SINGAPORE — The Monetary Authority of Singapore could loosen its monetary policy further in its next review if the risks to global economic growth remain, economists said.
The central bank on Monday (14 October) eased its monetary policy for the first time since April 2016, as widely expected, as the Singapore economy narrowly escaped a recession in the third quarter.
The MAS said in its review that it will “reduce slightly the rate of appreciation of the dollar’s nominal effective exchange rate (S$NEER) policy band. There will be no change to the width of the policy band and the level at which it is centred”.
The central bank manages monetary policy through exchange rate settings rather than interest rates, letting the Singapore dollar move against the currencies of its main trading partners within an undisclosed policy band. It changes the slope, width and centre of that band when it wants to adjust the pace of appreciation or depreciation of the Singapore dollar.
The MAS has held on to a “neutral” stance for two years before tightening twice in 2018 to allow for a “modest and gradual” appreciation of the local currency in a bid to control rising price pressures.
“The MAS will continue to closely monitor economic developments and is prepared to recalibrate monetary policy should prospects for inflation and growth weaken significantly,” it said in its half-yearly review.
Given that currently there is no technical recession or full-year recession, the policy easing is a calibrated move by the MAS, said Selena Ling, head of treasury research and strategy, OCBC Bank.
Terence Wu, currency economist at OCBC Bank said, “At the risk of stating the obvious, the MAS added for good measure that it ‘is prepared to recalibrate monetary policy should prospects for inflation and growth weaken significantly’.
“We think this is telling of its intentions. Further policy easing measures may be on the cards, and we do not rule out a further reduction of slope to zero appreciation in the next meeting.”
Irvin Seah, senior economist at DBS, said “the central bank has kept the door for another easing should the already weak growth and inflation outlook deteriorate significantly”.
Singapore has been hit hard by the escalating US-China trade dispute, which has disrupted global supply chains and adversely affected business investment and corporate profits.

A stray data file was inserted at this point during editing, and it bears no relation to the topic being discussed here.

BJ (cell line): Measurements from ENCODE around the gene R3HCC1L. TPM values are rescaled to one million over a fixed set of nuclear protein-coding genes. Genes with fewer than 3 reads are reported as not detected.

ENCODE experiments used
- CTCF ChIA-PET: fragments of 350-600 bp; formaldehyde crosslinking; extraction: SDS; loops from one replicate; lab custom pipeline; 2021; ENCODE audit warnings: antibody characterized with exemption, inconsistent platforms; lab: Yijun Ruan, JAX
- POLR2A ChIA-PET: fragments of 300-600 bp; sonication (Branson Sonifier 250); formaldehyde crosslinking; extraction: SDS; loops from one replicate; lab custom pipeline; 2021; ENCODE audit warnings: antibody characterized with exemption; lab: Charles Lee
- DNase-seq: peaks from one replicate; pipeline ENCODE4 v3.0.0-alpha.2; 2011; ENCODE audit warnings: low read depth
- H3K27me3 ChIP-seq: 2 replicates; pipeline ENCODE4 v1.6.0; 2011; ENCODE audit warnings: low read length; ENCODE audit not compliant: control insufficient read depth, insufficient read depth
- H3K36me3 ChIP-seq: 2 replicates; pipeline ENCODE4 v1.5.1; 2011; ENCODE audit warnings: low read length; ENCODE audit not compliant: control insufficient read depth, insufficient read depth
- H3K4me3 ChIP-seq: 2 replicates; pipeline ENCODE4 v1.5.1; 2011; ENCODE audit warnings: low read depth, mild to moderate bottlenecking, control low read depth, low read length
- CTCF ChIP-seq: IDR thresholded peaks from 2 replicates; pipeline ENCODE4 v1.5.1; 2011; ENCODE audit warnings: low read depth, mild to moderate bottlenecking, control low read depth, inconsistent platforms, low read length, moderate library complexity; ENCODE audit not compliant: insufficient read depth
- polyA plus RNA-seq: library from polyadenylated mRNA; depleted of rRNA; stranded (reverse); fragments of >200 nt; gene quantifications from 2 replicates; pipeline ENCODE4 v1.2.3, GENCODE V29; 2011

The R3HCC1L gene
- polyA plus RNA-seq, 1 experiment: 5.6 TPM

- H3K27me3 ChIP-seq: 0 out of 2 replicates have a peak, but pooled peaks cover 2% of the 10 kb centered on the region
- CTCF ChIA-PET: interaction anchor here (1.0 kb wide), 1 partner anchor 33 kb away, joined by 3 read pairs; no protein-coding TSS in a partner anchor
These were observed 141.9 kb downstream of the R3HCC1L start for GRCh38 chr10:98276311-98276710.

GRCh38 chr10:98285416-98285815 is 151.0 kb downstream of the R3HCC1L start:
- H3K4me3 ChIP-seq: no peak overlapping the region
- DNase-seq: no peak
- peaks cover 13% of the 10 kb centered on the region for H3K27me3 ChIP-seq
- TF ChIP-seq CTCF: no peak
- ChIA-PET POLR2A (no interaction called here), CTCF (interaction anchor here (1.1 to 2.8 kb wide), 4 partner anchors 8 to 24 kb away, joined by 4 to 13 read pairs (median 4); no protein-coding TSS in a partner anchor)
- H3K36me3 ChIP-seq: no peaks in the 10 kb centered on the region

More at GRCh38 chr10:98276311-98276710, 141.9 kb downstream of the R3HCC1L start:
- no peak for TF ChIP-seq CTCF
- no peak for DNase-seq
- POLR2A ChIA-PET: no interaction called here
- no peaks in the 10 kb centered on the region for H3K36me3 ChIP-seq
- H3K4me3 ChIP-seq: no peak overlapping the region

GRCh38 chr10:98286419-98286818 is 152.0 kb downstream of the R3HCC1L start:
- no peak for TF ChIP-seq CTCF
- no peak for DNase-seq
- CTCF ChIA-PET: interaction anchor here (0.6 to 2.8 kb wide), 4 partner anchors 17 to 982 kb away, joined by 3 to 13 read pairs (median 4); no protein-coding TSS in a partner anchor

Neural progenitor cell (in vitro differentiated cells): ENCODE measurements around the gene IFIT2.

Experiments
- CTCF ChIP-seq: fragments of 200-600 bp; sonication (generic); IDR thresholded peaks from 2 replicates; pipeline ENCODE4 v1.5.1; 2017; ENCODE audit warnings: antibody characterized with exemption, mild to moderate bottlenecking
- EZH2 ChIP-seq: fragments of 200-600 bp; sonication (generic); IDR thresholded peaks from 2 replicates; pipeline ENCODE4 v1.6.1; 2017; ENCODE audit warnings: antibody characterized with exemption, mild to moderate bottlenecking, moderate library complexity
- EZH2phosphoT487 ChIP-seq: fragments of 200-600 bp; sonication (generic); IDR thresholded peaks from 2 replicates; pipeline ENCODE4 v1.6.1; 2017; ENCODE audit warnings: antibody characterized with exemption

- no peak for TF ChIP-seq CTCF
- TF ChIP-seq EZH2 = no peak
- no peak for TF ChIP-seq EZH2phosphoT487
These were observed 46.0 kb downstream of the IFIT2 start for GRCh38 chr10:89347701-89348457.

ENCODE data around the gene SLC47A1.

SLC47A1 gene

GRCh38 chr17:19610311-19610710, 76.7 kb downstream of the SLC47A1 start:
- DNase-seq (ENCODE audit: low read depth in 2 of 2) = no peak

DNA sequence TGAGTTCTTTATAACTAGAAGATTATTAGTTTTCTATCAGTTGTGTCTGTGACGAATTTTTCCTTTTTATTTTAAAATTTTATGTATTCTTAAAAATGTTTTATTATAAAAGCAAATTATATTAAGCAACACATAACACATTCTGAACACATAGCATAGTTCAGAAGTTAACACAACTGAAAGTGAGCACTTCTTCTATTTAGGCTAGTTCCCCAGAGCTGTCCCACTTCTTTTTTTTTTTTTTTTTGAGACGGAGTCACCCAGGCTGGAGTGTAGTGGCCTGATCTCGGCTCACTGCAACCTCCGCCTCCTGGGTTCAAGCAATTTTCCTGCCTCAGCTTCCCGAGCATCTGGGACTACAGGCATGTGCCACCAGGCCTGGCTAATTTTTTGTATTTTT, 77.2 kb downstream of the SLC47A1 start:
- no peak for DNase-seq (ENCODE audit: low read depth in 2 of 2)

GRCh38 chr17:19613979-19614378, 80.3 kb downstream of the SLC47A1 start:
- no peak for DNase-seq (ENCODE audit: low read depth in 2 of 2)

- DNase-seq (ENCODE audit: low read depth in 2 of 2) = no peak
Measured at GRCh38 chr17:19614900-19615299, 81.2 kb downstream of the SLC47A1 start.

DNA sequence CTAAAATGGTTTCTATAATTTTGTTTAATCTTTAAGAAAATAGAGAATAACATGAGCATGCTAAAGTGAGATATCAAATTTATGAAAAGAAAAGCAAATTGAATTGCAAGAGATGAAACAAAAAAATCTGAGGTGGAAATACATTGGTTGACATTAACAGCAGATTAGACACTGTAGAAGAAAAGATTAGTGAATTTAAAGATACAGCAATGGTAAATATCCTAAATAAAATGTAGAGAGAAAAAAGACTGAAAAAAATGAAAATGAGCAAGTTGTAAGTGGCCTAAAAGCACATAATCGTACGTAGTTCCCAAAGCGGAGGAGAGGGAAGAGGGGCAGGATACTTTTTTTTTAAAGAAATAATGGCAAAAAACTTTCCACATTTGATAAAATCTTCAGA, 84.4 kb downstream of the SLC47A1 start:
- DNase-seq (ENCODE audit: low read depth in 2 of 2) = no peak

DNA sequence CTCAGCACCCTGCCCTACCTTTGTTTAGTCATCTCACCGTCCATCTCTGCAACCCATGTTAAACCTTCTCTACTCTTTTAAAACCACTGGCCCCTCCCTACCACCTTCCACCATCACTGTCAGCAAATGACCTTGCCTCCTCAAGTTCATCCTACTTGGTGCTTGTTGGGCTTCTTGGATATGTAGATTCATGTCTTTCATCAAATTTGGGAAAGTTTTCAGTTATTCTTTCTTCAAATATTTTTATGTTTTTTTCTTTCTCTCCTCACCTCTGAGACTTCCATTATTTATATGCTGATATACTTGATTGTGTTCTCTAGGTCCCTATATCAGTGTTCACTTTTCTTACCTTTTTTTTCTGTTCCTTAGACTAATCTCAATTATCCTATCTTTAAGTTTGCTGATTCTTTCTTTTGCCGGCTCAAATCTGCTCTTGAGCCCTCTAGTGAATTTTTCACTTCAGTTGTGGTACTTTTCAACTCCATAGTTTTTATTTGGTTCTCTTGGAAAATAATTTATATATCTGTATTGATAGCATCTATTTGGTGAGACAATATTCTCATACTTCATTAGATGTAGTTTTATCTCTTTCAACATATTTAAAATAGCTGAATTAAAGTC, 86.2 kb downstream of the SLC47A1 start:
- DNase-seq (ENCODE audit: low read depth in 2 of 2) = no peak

The city-state avoided a technical recession, according to data released by the Ministry of Trade and Industry on Monday. Its economy expanded by 0.6 per cent on a quarter-by-quarter seasonally adjusted annualised basis in the third quarter, compared with a revised 2.7 per cent contraction a quarter ago, flash estimates showed.
A technical definition is defined as two consecutive quarters of economic contraction.
On a year-on-year basis, the economy grew by 0.1 per cent, unchanged from the previous quarter.
MAS said Singapore’s 2019 GDP growth will likely be around the midpoint of the 0 to 1 per cent, saying that the output gap has turned “slightly negative” and is expected to persist into 2020.
On inflation, MAS projected the all-items CPI to be around 0.5 per cent this year and average 0.5-1.5 per cent in 2020. Core inflation is expected to come in at the lower end of the 1-2 per cent range in 2019 and average 0.5-1.5 per cent next year, it forecast.
“We anticipate another anaemic 4Q19 GDP growth, with the risk that full-year 2019 GDP growth may come in on the lower end of the official 0 to 1% yoy forecast,” said Ling at OCBC Bank. Without a complete reversal of the US-China trade tariffs, the uncertainty in the global trade environment would continue to linger, she added.
Domestically, tight property measures, the weakening labour market and upcoming stricter foreign worker measures will weigh on the growth outlook, said Chua Hak Bin and Lee Ju Ye, analysts at Maybank Kim Eng. They maintain their GDP forecast at 0.6 per cent growth in 2019 and 1.6 per cent growth in 2020. “We expect the MAS to maintain the slight appreciation stance at the next meeting,” Chua said.
DBS’ Seah said the worst of the manufacturing growth cycle could be over, but growth in this sector will remain lacklustre amid weak global demand and uncertainties over the ongoing US-China trade talks.
“Growth may have bottomed but the improvement ahead could be weak,” said Seah, who expects GDP growth to rise in 2020 to 1.4 per cent, from a revised 0.6 per cent this year.
About 65 percent of 5,306 people who voted in informal poll conducted by Yahoo Finance Singapore expect the nation to enter a recession this year.